The meeting was called to order at 4:08 p.m. All departments were in attendance except Interdisciplinary Studies.
I. Minutes of previous meeting
II. Proposed Courses and Programs
A question was raised about the change in SPED student-faculty ratio and shift in complement. It was noted that implementation of Act 49-2 will cause changes while the old program shifts to the new program, but any issues are expected to be worked out within the school.
(1) NEW UNDERGRADUATE COURSE
SPED341: Early Intervention to Kindergarten: Integrating Curriculum, 3 credits. Proposal to create a course to train teacher candidates in assessment of young learners with disabilities and development and implementation of Individualized Family Service Plans to meet their needs was approved without dissent.
(2) NEW UNDERGRADUATE COURSE
SPED412: Formal Assessment for Students with Mild and Moderate Disabilities, 3 credits. Proposal to create a course to help teacher candidates develop competencies related to using formal assessment devices to identify student needs and develop Individual Education Programs was approved without dissent.
(3) NEW UNDERGRADUATE COURSE
SPED441: Effective Instruction for Students with Disabilities: Supports for Specialized Curriculum (Strand I), 3 credits. Proposal to create a course to train teacher candidates to effectively implement Individualized Education Programs for instructing students with severe/profound and multiple disabilities was approved without dissent.
(4) NEW UNDERGRADUATE COURSE
SPED452: Individualized Educational Planning: Focus on Transition for Students with Mild to Moderate Disabilities (Strand II), 3 credits. Proposal to create a course to prepare teacher candidates to plan, design, and deliver effective instruction within Individualized Education Programs for students with mild to moderate disabilities was approved without dissent.
A question was raised about availability of new COMM courses beyond the major. It was noted that sections in summer or downtown would be open and that students can ask faculty for an override. It was also confirmed that the new courses are not limited to a specific faculty member’s expertise and can be taught by more than one person.
(5) NEW UNDERGRADUATE COURSE
COMM203: Small Group Communication, 3 credits, G1, W, D. Proposal to create a course to introduce the theory and practice of small group communication and problem solving was approved without dissent.
(6) NEW UNDERGRADUATE COURSE
COMM225: Communication in the Nonprofit Sector, 3 credits, G1. Proposal to create a course to explore communication processes relevant to the design, management, and functioning of nonprofit/civil society organizations was approved without dissent.
(7) NEW UNDERGRADUATE COURSE
COMM227: Communication, Culture, and Community, 3 credits, G1, W, D. Proposal to create a course to explore the role of communication in understanding how various aspects of culture and lived practices impact social participation and community involvement was approved without dissent.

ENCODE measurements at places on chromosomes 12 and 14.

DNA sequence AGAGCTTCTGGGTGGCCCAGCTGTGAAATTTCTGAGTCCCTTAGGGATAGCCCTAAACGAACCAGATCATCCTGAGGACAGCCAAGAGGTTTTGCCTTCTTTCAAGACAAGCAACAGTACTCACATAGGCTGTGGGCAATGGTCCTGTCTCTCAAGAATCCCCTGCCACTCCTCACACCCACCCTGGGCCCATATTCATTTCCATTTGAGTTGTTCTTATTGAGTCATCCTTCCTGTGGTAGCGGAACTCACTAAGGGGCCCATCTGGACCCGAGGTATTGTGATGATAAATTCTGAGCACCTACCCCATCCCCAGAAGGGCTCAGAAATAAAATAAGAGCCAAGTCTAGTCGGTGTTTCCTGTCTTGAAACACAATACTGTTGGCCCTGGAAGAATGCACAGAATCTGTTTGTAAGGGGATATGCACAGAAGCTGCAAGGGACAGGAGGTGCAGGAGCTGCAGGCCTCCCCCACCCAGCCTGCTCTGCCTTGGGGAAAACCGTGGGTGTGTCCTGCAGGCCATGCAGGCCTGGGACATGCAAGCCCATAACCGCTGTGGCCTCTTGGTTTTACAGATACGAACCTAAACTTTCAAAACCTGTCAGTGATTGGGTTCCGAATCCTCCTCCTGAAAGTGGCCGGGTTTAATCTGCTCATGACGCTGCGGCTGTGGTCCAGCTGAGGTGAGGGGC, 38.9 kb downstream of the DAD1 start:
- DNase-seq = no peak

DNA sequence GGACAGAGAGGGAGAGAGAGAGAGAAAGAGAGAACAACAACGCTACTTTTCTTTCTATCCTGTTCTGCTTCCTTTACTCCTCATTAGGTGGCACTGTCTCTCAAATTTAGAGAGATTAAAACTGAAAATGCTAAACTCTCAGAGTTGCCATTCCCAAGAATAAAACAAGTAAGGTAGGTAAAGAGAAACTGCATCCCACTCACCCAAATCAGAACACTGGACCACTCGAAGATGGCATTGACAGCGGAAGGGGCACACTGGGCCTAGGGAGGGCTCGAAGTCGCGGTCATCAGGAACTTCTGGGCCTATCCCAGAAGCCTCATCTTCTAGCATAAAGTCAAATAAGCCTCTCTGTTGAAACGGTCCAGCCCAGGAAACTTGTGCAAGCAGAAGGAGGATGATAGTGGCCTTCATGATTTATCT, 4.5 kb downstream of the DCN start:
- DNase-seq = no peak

(8) NEW UNDERGRADUATE COURSE
COMM333: Gender and Communication, 3 credits, D. Proposal to create a course to examine how the intersection of gender, communication, and culture impacts individuals and society was approved without dissent.
(9) NEW UNDERGRADUATE COURSE
COMM431: The Body in Communication, 3 credits, P. Proposal to create a course to explore communication that occurs between bodies in a variety of ways beyond speech was approved without dissent.
(10) NEW UNDERGRADUATE COURSE
COMM450: Communication and Conflict Management, 3 credits, P, D. Proposal to create a course to explore communicative processes inherent in development and management of conflict at various social levels was approved without dissent.
(11) NEW UNDERGRADUATE COURSE
COMM461: Health Communication, 3 credits, P. Proposal to create a course to focus on forms and functions of interaction in health care settings and impact of cultural context on construction and interpretation of health related messages was approved without dissent.
(12) CHANGE TO UNDERGRADUATE CURRICULUM
BS Speech Communication, Communication Studies option. Proposal to reorganize the communication studies option to align with changes in relevant topics and expertise of faculty by replacing three outdated courses (COMM311, 324, and 430) with seven new courses (COMM203, 225, 227, 333, 431, 450, 461) was approved without dissent.
(13) NEW GRADUATE COURSE
HIST520: Historiography and Historical Research, 3 credits. Proposal to create a course to explore traditions of history writing and provide training in methods of historical research and writing was approved without dissent.
(14) NEW GRADUATE POLICY
Common Policy for Comprehensive Exams: guidelines relevant to the use of comprehensive exams within graduate programs, including administration, grading, reattempts, and appeals was approved without dissent.
III. Report of the Faculty Senate Chairperson
Dr. Prabhu commented that faculty will be introduced to a number of themes of action for student success, including curriculum development and retention. The intention is to provide faculty with opportunities to engage in ideas that are especially exciting to them. He noted that faculty will be able to get involved via an online site and that students are urged to attend as well.
IV. Report of the Student Senate President
V. Report of the Graduate Student Association